Eunice Adorno (Mexico City, 1982) – Eunice Adorno belongs to a new generation of Mexican photographers. Her work focuses mainly on everyday-life stories within and outside the country with a fresh perspective. In the series Flower Woman she has been documenting for a couple of years the lives of women in a Mennonite community in the north region of Durango. Her photographs describe their daily life and the intimate spaces they live in with sensibility. After having been a photojournalist for more than 10 years, she now focuses on her personal photographic and video work.

Luis Arturo Aguirre (Acapulco, Guerrero, 1983) – Luis Arturo Aguirre is another member of this new generation of Mexican photographers. He is best known for is work Desvestidas, in which he portrays transvestites. Aguirre is driven by a fascination for their ability to give new forms to their bodies, choosing to portray them naked with wigs and makeup, a context in which their male body cannot be hidden. His work has been included in Transatlantica, an international itinerant exhibition featuring the work of rising Latin-American photographers.

Alejandro Cartagena (Dominican Republic, 1977) – Alejandro Cartagena deals with the Mexican society of the 21st century and its current issues. In his work we can see the life of suburban areas, the influence of North American culture and the impact of living in a megalopolis. The later aspect stands out in Carpoolers, which narrates in a systematic and striking way the daily migrations of construction workers due to the constantly expanding suburbs of the city of Monterrey. Cartagena’s work is held at SFMOMA, the Museum of Contemporary Photography in Chicago, and the Museum of Fine Arts Houston.

José Luis Cuevas (Mexico City, 1973) The work of José Luis Cuevas focuses on the human figure in portraits shot without filters. His raw, direct and conceptual style allows the spectator to enter the scene and the emotional status of the subject portrayed. In the project Nueva Era, Cuevas expresses his point of view on how religion and spiritualism affect the common Mexican man while guiding us on an exploration of the power of symbolism.

Mariela Sancari (Buenos Aires, 1976) Born in Argentina but photographically raised in Mexico, where she has lived since 1997, Mariela Sancari presents an intimate and metaphoric work that orbits around personal experience. In Two Headed Horses, she faces the loneliness and changes that have affected her life and that of her twin sister after the suicide of their father when they were 14 years old. In Moisés, she stages the fictionalized research of her lost parent with portraits of men of the same age as her father. It’s a striking way of exploring the emotional impact that images can have, while questioning the concept of photography as evidence.

Ruth Prieto Arenas (Mexico City, 1983) The photography of Ruth Prieto Arenas is characterized by a strong and symbolic use of color, which guides the viewers into the stories she narrates. In her most important project, Safe Heaven, she approaches the issue of migration by portraying the lives of young women who moved from Mexico to the U.S. In the series, she uses the color as a metaphor for diversity and acceptance while bringing us into the intimacy of their apartments, where elements like the Virgen de Guadalupe suggest a nostalgia for these women’s home countries.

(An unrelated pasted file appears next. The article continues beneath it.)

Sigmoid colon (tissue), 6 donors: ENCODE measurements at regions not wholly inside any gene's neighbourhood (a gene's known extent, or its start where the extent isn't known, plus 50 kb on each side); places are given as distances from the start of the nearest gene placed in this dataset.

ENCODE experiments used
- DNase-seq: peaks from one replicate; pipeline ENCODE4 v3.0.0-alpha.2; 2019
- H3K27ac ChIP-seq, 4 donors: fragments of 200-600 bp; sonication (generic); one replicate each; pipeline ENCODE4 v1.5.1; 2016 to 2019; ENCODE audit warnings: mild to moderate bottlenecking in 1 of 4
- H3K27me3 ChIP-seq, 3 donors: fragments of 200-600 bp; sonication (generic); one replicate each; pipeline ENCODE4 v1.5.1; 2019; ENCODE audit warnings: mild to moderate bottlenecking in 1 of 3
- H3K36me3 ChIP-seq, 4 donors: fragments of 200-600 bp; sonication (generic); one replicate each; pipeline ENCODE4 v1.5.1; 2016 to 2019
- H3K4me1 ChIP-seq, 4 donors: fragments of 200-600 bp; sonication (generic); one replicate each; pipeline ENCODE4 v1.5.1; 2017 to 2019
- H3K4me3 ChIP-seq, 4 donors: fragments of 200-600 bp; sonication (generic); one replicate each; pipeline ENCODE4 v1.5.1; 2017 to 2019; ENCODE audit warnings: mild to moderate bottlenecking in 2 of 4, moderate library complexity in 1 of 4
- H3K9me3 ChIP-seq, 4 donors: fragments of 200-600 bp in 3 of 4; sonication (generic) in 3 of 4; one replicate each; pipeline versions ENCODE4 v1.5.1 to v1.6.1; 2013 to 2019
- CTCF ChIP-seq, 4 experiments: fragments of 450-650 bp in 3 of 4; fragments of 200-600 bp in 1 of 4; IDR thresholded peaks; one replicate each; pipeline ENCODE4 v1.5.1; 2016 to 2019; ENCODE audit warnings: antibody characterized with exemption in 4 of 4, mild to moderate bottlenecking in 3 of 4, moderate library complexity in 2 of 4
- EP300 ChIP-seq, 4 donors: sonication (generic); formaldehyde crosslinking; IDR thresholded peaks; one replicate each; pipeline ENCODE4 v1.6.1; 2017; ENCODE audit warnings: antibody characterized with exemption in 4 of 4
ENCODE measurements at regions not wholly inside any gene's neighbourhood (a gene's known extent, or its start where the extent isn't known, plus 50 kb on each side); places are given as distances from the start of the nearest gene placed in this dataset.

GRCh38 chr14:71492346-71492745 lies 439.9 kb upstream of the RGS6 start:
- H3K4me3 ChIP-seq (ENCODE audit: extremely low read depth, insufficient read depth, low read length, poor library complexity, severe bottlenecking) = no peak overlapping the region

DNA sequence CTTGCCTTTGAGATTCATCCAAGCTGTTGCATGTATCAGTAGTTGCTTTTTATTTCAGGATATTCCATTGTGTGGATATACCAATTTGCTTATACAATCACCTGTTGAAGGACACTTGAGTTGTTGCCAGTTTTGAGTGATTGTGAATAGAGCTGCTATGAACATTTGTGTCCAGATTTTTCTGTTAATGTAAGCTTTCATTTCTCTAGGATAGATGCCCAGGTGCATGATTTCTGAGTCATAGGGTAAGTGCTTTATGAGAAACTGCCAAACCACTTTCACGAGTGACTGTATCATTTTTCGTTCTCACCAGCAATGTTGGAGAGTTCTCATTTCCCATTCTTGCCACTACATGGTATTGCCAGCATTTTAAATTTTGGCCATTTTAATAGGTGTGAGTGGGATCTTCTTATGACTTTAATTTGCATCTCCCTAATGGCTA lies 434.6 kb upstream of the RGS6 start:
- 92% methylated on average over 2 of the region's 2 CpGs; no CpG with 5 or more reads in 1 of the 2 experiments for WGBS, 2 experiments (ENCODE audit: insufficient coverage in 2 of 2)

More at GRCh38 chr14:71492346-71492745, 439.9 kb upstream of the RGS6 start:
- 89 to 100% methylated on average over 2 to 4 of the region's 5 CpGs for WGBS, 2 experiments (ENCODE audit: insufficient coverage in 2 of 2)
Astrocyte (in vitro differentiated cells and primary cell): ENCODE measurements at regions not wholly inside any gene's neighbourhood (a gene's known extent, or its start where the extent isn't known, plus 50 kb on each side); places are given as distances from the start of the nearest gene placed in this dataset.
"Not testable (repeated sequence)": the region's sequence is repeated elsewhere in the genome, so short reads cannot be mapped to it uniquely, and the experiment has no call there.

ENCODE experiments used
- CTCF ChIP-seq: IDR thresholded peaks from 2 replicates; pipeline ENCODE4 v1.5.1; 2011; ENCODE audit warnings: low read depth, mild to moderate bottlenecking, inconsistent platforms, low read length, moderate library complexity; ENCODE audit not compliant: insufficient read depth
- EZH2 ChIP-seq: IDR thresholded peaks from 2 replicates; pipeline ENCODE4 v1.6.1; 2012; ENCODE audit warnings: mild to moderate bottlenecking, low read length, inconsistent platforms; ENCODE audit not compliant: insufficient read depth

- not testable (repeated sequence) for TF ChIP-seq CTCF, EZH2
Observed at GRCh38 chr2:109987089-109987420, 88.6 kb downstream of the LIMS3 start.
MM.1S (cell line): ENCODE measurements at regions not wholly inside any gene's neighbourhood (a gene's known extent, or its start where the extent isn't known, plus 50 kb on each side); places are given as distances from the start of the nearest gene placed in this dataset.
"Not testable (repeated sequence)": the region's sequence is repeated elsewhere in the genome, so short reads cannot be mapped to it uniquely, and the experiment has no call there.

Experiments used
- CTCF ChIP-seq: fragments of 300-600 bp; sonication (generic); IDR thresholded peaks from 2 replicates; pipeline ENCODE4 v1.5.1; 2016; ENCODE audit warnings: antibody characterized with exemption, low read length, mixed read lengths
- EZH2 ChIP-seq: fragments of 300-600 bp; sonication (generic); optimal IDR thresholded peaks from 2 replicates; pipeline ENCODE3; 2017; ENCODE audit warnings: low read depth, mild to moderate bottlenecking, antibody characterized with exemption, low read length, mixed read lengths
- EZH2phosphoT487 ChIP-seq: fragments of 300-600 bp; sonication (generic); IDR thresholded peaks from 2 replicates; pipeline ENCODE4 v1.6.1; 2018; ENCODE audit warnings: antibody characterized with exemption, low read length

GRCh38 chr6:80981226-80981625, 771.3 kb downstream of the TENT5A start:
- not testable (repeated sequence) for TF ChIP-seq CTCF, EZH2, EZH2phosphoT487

Francisco Mata Rosas (Mexico City, 1958) Francisco Mata Rosas is considered one of the most influential Mexican photographers of his generation. His works covers many of the relevant themes of the country’s recent history, from the 1990s conflict in Chiapas to the archetypes of the Mexican collective imaginary. In La Linea, he narrates the political and human conflicts that characterize the border between Mexico and the U.S., a place where “dreams rebound.”

Graciela Iturbide (Mexico City, 1942) – Graciela Iturbide studied cinema at the Universidad Autónoma de Mexico where she worked as a personal assistant for Manuel Alvarez Bravo, the father of Mexican photography. With a dramatic use of black and white, Iturbide covers daily life across the country with a particular focus on the role and condition of women in Mexican society. In Los Que Viven En La Arena, she documents a community living in the Desierto de Sonora; in her series El Baño De Frida, she portrays the intimacy of Frida Kahlo’s bathroom.

Pedro Meyer (Madrid, 1935) Born in Spain, Pedro Meyer quickly moved to Mexico where he developed a career narrating the culture in Mexico and Latin America. His photography, often provocative and visionary, explores the limit of the visual language and questions the limit of traditional photojournalism. One of the most celebrated photographers of the continent, Meyer is considered a pioneer of Mexican photography as well as an early adopter of digital photography. In 1991 he launched the first CD-Rom with images and sound while in 1994 he founded the prestigious photography portal Zone Zero. In 2008 he presented Heresies, a retrospective of his work that was shown in more than 60 galleries across 17 countries simultaneously.

Giuseppe Oliverio is the Founder and CEO of the Photographic Museum of Humanity.

TIME Nepal

Watch This Touching Movie About the Aftermath of Everest Avalanche

"This is our tribute to the fallen."

Climbers on Everest who were caught in an avalanche triggered by Saturday’s earthquake in Nepal have made a short film about the hours and days following the disaster.

The touching video, created by Canadian filmmaker Elia Sailkaly, shows the moment the avalanche hit Everest’s base camp and the rescue efforts immediately following it.

“Our hearts go out to those affected by the earthquake in Nepal, and we pray for the more than 4,000 people who lost their lives on April 25, 2015,” the caption to the video reads. “This is our experience at Mount Everest Base Camp after the avalanche. This is our tribute to the fallen.”

TIME europe

Watch Fighters Literally Go Medieval on Each Other in This New Documentary

Fighters down swords and shields in medieval copmetition